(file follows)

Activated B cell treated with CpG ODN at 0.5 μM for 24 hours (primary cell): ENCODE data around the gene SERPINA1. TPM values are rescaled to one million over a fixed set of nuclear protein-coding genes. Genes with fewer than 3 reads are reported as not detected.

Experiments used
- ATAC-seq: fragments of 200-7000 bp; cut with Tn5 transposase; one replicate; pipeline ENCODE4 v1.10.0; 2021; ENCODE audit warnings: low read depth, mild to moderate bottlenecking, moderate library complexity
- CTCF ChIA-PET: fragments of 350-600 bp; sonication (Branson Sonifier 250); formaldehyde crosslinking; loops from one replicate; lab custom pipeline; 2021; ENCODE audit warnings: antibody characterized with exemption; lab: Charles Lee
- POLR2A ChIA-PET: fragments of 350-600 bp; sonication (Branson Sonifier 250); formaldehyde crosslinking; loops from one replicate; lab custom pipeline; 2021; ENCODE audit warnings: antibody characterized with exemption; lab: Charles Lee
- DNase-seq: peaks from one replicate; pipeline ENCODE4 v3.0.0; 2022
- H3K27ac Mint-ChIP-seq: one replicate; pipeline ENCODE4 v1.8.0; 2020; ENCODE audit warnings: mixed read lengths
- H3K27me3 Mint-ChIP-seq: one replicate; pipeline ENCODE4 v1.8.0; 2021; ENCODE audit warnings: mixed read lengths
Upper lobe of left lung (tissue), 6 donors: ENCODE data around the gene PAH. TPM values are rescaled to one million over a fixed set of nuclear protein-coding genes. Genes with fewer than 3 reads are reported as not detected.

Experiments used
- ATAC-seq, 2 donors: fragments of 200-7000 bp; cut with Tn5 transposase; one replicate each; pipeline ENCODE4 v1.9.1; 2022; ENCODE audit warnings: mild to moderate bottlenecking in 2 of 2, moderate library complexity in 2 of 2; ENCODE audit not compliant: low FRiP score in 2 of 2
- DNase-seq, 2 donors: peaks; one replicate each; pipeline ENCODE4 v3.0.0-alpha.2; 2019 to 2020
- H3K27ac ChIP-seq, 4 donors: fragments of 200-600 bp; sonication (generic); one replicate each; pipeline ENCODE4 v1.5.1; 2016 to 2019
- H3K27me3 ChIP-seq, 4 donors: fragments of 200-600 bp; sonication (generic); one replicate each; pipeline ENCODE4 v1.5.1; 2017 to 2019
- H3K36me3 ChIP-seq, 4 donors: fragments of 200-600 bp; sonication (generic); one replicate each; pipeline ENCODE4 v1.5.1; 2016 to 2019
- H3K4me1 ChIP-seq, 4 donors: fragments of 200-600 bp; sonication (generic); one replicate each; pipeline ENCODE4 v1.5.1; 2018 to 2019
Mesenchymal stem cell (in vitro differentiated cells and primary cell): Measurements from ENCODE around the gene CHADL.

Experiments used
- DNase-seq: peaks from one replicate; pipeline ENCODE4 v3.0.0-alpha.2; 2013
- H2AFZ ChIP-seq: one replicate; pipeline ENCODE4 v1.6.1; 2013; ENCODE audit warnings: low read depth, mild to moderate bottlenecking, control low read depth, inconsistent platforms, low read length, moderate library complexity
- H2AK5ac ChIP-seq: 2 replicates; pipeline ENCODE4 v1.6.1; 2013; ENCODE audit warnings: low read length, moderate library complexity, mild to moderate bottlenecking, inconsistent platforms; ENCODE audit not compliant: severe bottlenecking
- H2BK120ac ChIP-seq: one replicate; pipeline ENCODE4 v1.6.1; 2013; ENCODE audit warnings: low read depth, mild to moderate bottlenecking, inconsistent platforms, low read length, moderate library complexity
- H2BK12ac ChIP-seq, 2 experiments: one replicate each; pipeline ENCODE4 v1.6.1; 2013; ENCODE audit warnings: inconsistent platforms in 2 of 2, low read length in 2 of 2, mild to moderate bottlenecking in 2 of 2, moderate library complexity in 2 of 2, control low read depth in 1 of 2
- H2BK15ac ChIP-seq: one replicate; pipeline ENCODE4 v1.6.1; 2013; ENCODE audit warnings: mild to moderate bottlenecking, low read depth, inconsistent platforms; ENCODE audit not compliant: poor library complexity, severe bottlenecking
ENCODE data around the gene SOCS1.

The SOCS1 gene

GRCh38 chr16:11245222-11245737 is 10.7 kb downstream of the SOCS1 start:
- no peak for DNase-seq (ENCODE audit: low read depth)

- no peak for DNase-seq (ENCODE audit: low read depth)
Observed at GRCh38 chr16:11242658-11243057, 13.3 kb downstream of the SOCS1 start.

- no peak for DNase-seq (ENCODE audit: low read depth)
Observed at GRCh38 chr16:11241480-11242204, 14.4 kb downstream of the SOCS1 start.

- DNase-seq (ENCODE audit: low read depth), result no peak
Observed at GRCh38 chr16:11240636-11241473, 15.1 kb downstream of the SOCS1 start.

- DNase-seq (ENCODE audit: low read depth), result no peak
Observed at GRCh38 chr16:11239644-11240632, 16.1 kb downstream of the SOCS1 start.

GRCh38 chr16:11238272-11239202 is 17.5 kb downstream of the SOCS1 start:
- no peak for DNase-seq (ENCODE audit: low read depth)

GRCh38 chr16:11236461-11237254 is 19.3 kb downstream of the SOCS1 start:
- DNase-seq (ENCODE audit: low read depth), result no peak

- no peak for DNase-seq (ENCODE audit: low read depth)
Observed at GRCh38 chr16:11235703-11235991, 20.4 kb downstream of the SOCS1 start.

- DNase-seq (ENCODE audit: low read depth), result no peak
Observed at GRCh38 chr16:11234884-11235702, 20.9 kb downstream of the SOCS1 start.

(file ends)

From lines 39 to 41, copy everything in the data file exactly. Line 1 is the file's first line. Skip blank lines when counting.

GRCh38 chr16:11236461-11237254 is 19.3 kb downstream of the SOCS1 start:
- DNase-seq (ENCODE audit: low read depth), result no peak

- no peak for DNase-seq (ENCODE audit: low read depth)